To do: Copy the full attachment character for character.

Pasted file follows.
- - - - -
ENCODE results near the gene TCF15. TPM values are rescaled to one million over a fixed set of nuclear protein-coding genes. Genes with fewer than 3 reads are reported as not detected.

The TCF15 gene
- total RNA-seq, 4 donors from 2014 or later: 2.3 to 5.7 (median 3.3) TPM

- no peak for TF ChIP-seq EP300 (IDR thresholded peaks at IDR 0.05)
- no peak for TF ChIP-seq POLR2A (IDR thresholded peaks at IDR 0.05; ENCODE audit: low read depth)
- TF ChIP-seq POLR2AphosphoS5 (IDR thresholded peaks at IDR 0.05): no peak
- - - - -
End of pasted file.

ENCODE results near the gene TCF15. TPM values are rescaled to one million over a fixed set of nuclear protein-coding genes. Genes with fewer than 3 reads are reported as not detected.

The TCF15 gene
- total RNA-seq, 4 donors from 2014 or later: 2.3 to 5.7 (median 3.3) TPM

- no peak for TF ChIP-seq EP300 (IDR thresholded peaks at IDR 0.05)
- no peak for TF ChIP-seq POLR2A (IDR thresholded peaks at IDR 0.05; ENCODE audit: low read depth)
- TF ChIP-seq POLR2AphosphoS5 (IDR thresholded peaks at IDR 0.05): no peak